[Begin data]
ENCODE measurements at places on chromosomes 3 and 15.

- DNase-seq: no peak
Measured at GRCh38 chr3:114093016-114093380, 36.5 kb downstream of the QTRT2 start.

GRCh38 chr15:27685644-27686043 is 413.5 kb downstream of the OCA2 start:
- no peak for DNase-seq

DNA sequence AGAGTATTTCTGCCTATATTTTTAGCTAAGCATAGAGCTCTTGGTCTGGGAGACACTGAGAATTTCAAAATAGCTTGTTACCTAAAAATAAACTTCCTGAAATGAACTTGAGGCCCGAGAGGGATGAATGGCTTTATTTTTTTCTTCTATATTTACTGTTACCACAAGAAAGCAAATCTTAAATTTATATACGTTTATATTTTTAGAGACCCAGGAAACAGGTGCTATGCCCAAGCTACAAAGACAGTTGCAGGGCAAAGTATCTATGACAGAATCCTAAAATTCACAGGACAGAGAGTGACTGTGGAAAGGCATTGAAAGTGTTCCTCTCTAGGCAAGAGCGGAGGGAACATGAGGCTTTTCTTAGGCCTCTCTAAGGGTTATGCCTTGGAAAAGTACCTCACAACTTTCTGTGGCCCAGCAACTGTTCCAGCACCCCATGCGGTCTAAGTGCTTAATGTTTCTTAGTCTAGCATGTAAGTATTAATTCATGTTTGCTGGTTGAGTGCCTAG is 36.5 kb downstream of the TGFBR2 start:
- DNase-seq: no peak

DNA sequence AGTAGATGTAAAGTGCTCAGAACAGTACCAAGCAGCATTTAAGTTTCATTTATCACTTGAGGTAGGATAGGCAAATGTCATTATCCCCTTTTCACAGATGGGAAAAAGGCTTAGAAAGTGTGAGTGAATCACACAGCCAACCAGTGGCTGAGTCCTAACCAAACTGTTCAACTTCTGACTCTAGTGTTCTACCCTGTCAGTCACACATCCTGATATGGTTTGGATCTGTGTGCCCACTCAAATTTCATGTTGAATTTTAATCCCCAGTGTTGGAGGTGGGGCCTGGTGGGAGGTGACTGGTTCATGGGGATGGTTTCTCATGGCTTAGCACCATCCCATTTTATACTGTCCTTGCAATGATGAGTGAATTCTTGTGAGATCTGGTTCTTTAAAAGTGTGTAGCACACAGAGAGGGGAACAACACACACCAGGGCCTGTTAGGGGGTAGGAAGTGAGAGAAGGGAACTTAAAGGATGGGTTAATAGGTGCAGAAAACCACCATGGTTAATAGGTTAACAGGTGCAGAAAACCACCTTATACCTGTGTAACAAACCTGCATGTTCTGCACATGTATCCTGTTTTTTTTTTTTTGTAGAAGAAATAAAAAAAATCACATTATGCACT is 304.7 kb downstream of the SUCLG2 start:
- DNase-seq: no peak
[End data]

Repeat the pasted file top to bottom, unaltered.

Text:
ENCODE measurements at places on chromosomes 3 and 15.

- DNase-seq: no peak
Measured at GRCh38 chr3:114093016-114093380, 36.5 kb downstream of the QTRT2 start.

GRCh38 chr15:27685644-27686043 is 413.5 kb downstream of the OCA2 start:
- no peak for DNase-seq

DNA sequence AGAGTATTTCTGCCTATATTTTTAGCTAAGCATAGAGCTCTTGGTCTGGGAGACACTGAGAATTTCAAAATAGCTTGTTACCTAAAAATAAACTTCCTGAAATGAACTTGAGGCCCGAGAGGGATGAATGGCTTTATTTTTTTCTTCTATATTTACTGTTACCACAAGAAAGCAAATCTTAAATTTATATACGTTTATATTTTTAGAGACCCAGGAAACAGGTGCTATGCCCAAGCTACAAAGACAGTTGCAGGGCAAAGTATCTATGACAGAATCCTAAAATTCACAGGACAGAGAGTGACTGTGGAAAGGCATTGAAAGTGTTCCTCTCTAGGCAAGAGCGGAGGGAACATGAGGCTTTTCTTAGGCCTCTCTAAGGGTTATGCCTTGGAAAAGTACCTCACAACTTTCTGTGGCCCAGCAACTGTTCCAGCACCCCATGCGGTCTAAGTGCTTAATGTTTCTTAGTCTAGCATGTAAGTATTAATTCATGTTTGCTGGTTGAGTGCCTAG is 36.5 kb downstream of the TGFBR2 start:
- DNase-seq: no peak

DNA sequence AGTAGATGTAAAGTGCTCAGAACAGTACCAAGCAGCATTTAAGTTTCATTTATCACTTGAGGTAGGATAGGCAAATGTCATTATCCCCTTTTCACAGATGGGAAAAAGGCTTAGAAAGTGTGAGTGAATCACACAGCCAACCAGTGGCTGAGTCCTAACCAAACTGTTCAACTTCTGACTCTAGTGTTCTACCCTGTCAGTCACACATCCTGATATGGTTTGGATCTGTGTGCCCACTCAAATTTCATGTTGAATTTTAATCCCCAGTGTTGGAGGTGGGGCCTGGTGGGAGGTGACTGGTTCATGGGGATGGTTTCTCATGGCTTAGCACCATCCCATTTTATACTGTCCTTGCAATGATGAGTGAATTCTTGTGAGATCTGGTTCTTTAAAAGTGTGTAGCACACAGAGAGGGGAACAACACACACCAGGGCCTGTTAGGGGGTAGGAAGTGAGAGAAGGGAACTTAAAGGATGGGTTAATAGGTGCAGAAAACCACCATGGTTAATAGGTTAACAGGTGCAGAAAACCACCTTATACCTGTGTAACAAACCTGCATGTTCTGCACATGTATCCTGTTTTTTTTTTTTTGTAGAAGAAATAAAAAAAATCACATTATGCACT is 304.7 kb downstream of the SUCLG2 start:
- DNase-seq: no peak